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Posted by on May 14, 2013 in new articles, News | 0 comments

Director slams cancellation of Wagner opera

Director slams cancellation of Wagner opera

(via Daily Star) – FRANKFURT: A German theater director, whose controversial Nazi-themed staging of a Richard Wagner opera was canceled after the premiere, struck back Monday at what he described as “censorship.”

“What happened in Dusseldorf is the censorship of art,” Burkhard Kosminski told the weekly magazine Der Spiegel in an interview. “That is the real scandal.”

His new reading of Wagner’s opera “Tannhaeuser” – which set the composer’s story of the medieval knight-minstrel in the Nazi era and contained the graphic portrayal of the gassing and execution of Jews – was loudly booed at its May 4 premiere in Dusseldorf.

After much heated debate in the local press, with the city’s Jewish community describing the staging as being in “bad taste,” management announced that the remaining four performances in the short run would not be staged, but would be given as concert performances instead.

The opera house said it had been fully aware that the director’s concept and staging would likely cause controversy.

“But it is with great consternation that we ascertain that some scenes, including the very realistic execution scenes, caused such physical and psychological distress to some audience members that they sought medical help afterward,” the opera house said in a statement.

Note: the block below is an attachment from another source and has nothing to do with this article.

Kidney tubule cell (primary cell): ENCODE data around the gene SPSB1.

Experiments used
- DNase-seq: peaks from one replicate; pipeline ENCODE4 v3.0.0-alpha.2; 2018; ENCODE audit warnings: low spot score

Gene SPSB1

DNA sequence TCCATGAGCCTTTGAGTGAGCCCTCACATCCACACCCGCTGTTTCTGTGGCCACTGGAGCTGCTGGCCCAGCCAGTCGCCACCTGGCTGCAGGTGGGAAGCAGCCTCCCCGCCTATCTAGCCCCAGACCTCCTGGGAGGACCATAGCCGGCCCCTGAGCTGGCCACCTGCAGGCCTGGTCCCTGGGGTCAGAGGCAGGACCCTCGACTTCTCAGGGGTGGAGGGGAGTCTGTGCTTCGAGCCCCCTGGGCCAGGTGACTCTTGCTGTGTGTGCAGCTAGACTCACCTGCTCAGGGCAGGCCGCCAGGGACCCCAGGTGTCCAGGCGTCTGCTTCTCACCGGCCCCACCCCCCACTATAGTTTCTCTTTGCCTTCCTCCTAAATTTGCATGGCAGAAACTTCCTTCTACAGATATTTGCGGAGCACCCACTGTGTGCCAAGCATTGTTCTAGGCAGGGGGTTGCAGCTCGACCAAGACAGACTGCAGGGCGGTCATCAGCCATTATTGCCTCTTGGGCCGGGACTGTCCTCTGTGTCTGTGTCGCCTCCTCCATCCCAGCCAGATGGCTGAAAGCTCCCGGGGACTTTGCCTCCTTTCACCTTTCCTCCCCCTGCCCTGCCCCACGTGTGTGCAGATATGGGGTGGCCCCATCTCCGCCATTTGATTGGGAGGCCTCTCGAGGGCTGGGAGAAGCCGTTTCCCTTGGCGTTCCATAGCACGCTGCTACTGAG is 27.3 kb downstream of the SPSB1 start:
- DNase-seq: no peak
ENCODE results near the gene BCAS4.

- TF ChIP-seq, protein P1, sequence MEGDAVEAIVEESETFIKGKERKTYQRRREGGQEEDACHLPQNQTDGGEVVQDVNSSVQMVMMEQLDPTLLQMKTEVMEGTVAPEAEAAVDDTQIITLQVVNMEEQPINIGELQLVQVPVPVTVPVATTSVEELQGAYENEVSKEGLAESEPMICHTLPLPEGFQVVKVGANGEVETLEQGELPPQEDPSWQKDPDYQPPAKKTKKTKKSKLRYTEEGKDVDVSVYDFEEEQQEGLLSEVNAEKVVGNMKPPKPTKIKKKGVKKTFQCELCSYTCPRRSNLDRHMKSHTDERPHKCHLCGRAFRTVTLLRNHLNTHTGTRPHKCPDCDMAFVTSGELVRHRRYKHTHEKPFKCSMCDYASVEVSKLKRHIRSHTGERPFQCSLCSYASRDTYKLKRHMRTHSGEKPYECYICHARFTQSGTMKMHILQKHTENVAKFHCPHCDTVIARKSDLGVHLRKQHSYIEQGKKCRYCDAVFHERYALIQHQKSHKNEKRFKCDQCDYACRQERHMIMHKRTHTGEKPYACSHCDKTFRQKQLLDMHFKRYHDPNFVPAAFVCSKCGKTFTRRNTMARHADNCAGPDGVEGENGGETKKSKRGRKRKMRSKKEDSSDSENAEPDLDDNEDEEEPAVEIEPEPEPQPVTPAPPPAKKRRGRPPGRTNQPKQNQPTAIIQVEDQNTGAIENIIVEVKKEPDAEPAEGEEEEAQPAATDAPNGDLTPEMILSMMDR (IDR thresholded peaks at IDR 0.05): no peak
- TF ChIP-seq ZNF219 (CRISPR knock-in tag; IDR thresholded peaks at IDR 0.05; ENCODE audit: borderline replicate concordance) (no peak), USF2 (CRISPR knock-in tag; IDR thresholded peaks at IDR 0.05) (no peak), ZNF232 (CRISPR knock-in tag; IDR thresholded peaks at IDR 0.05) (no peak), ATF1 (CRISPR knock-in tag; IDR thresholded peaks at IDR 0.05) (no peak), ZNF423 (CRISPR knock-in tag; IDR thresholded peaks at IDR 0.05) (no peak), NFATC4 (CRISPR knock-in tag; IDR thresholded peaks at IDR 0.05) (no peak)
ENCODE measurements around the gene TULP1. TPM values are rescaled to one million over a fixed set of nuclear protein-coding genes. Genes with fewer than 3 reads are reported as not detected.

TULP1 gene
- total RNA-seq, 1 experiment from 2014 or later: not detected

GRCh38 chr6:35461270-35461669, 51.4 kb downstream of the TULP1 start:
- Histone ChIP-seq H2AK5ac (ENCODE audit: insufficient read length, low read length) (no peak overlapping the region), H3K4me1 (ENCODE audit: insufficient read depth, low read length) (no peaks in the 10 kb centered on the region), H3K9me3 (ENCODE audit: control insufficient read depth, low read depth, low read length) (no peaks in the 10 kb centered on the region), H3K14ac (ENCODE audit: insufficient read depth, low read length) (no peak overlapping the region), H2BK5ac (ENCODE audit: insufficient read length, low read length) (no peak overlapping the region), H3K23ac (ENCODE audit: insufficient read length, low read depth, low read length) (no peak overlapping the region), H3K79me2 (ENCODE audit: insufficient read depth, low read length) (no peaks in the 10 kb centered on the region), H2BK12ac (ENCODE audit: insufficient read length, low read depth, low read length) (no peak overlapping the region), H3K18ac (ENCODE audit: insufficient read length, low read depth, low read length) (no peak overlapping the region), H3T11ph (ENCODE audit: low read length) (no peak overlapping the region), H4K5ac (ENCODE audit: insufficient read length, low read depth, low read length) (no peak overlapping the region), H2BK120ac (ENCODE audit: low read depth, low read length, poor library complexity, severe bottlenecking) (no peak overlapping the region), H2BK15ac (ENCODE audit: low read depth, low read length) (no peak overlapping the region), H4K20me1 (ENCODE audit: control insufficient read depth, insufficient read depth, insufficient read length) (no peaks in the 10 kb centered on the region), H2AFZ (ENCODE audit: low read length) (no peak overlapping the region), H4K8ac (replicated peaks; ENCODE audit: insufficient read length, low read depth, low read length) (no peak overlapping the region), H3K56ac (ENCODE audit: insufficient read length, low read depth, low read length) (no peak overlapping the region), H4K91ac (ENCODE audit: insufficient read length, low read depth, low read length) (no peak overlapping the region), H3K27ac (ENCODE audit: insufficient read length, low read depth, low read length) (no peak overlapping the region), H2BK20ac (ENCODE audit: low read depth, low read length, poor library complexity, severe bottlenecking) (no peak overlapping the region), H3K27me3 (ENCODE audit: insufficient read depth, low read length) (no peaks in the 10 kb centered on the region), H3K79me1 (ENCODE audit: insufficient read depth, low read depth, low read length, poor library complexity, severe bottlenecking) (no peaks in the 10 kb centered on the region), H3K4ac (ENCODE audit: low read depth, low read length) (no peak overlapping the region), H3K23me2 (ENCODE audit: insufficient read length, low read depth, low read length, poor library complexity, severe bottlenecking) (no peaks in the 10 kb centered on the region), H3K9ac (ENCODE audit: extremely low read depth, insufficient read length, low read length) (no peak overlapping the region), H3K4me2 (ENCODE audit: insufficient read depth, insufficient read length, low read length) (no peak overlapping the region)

In “intensive talks with the director, we discussed possible changes to individual scenes,” the statement continued. “But he rejected this on artistic grounds. We have therefore decided that ‘Tannhaeuser’ will be in concert performance only.”

Kosminski told Der Spiegel that he was left “shocked and speechless” by the decision.

“We were put under extreme pressure by the local press and ignorant know[-it]-alls,” the director complained, “most of whom didn’t even see the staging.”

Kosminski defended his concept, saying that Wagner’s libretto as it stood was no longer comprehensible to contemporary audiences.

In Wagner’s version of the story, the knight-minstrel Tannhaeuser is cast out of society because he loves the goddess Venus.

“What interests me is the great, archaic theme of guilt,” the theater director said.

“Why shouldn’t we cast Tannhaeuser as a perpetrator, a war criminal? In my staging, Tannhaeuser is forced by members of the Wehrmacht to shoot a family. The staging is about individual guilt during the Nazi era” and in the reconstruction of Germany after World War II.

Wagner, whose bicentenary is being celebrated all across the musical world this year, is frequently referred to as the favorite composer of Adolf Hitler.

The composer penned the viciously anti-Semitic pamphlet “Judaism in Music” in 1850 and his descendants entertained close ties with Hitler and the Nazi leadership during World War II.

His music is still banned from being performed in Israel.

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